Often times parents and teachers might be totally unaware that a child is being bullied. Let’s face it, most teachers have lots of kids to “teach” and sometimes they have their blinders on when it comes to negative extra-curricular activities–BULLYING! With that said, parents should be discussing issues that are related to matters of the heart with their kids regularly to make sure that things are going well in school.
There are several things parents and teachers should look for should they suspect a child is being bullied. Here is a running list of some of the more prevalent tangible signs to look for:
1) Unexplained bruises, scrapes or torn clothing. The child was not playing a game where damage occurred. Rather they have no way of explaining to their parent how it happened. They are too ashamed, embarrassed and frightened to tell what really happened.
2) Continual nightmares! Children who are repeatedly bullied are most likely to have nightmares about the bullying incidents. If they endure long term suffering, they are likely to begin having flashbacks much like victims suffering from post traumatic stress disorder.
3) Headaches and stomach aches. Victims of bullying are likely to complain of stomach aches and headaches as a form of psychosomatic symptoms from the bullying. Most are unable to tell what is really happening or vent so it becomes internalized and manifests itself in the form of physical ailments.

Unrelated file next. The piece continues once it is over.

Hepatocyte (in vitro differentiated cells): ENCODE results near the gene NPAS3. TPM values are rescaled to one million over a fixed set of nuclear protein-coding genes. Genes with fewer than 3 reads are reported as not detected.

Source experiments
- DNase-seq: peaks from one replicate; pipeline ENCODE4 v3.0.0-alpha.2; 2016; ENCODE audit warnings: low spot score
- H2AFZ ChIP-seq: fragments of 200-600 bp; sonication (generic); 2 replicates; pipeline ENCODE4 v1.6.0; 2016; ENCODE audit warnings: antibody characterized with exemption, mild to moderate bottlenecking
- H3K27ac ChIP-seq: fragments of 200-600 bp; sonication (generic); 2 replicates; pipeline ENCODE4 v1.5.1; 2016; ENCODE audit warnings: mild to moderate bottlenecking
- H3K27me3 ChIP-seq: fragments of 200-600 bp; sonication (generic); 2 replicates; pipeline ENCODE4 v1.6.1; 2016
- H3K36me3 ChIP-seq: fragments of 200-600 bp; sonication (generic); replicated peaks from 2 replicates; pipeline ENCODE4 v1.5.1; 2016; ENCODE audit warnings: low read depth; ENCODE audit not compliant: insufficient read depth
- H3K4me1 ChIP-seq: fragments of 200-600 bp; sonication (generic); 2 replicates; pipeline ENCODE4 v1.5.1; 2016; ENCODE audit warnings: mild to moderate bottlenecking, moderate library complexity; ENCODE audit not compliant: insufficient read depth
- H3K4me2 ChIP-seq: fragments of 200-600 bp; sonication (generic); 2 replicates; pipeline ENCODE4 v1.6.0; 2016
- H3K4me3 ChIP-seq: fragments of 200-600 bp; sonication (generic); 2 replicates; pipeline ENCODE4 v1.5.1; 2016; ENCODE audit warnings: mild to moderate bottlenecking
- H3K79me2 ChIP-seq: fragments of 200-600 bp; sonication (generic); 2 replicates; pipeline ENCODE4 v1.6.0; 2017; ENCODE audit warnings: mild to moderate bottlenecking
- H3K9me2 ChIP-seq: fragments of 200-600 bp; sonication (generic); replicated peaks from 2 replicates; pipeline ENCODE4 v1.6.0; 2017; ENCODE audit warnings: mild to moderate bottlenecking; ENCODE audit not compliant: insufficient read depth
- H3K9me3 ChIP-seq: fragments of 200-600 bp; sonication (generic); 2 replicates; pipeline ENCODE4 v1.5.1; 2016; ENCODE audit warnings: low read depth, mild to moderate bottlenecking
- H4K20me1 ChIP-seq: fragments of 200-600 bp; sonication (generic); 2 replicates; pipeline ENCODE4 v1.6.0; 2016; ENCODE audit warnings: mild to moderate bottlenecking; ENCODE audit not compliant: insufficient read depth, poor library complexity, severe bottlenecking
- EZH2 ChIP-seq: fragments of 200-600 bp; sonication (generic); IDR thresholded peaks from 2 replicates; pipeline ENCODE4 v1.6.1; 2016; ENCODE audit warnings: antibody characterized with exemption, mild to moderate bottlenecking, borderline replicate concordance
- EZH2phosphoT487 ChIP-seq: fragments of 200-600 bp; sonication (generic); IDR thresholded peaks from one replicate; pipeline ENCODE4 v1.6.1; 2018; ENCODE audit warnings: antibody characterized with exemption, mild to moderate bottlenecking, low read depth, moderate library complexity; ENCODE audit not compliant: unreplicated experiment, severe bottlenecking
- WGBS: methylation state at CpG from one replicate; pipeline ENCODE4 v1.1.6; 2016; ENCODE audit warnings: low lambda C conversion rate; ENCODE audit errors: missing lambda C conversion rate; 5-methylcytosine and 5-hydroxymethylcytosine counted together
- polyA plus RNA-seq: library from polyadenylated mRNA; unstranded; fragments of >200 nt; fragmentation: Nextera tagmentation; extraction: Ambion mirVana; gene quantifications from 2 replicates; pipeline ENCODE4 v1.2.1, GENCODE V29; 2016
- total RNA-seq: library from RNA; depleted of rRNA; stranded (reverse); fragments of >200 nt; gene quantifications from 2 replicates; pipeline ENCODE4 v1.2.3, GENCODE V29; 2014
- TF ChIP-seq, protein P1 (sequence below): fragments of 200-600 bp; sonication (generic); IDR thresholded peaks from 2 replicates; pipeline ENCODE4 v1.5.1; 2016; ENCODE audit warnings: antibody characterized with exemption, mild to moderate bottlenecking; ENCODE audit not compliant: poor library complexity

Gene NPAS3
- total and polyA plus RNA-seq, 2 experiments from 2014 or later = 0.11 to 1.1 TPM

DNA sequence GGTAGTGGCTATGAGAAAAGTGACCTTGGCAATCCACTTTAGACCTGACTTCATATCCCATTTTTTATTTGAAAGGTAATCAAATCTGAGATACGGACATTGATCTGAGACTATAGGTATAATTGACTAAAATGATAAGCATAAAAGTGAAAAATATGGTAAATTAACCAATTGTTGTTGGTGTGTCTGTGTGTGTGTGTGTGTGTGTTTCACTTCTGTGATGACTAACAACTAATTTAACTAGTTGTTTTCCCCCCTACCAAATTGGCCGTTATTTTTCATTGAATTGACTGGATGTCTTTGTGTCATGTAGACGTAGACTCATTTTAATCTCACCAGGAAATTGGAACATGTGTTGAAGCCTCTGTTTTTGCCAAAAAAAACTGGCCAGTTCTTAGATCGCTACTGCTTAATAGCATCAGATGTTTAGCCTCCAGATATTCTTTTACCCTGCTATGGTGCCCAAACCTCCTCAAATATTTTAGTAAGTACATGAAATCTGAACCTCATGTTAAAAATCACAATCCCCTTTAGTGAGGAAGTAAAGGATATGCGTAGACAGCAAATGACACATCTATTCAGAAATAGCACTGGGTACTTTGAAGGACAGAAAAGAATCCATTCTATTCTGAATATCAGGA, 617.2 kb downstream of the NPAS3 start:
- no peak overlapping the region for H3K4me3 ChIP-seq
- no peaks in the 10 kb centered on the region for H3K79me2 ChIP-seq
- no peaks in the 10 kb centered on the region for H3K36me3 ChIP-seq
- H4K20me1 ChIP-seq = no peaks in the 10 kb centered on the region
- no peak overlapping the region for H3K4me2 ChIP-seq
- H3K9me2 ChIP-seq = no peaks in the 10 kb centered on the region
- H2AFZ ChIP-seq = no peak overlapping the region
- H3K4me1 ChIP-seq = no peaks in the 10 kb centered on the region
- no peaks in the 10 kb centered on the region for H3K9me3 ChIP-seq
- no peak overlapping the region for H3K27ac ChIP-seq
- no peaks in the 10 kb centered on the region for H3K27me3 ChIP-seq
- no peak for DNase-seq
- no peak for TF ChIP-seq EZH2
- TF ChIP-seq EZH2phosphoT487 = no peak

4) Overtired and unable to sleep. Many kids worry about sleeping because they will have nightmares about the bully. They toss and turn all night and rarely are able to fall asleep easily.
5) Being evasive and isolating themselves from others. If the bullying goes on continually, the child is likely to become very embarrassed and also likely to develop low self-esteem and withdraw from everyone. They remove themselves to try and cover their fear and shame.
6) Temper outbursts and uncharacteristic behavior. Because they are internalizing most of their feelings, the shame and hurt is likely to become frustration, stress and rage. Children will start to look for safe targets with which to displace their anger.
7) Increased absence from school. Children are likely to be “sick” and try to avoid going to school to avoid the bully.
8) More time spent in their bedrooms. Like isolation, children believe the safest place of refuge is their bedroom. They go there for cover and hope their worries will go away. In some instances, the bullying may actually be happening in their bedroom via the Internet!
9) Frequently losing their clothing, lunch and their toys. Once again, those bullied are also likely to have their possessions stolen from them from the bully. When asked by their parents where
their things are, they usually do not have a straight answer to give their parents because they are so embarrassed.
10) They develop an intense fear of school. Suddenly, the child wants the parent to drive them to and from school. They want the parent to drop them off at the school right before the bell rings and be there to pick them up immediately when the school bell rings at the end of the day.
If your kids are displaying any or many of these symptoms, they may be living in a private hell that they feel trapped in, with no hope! Pay attention to sudden and even simple changes in your child’s life. They may be a victim of bullying.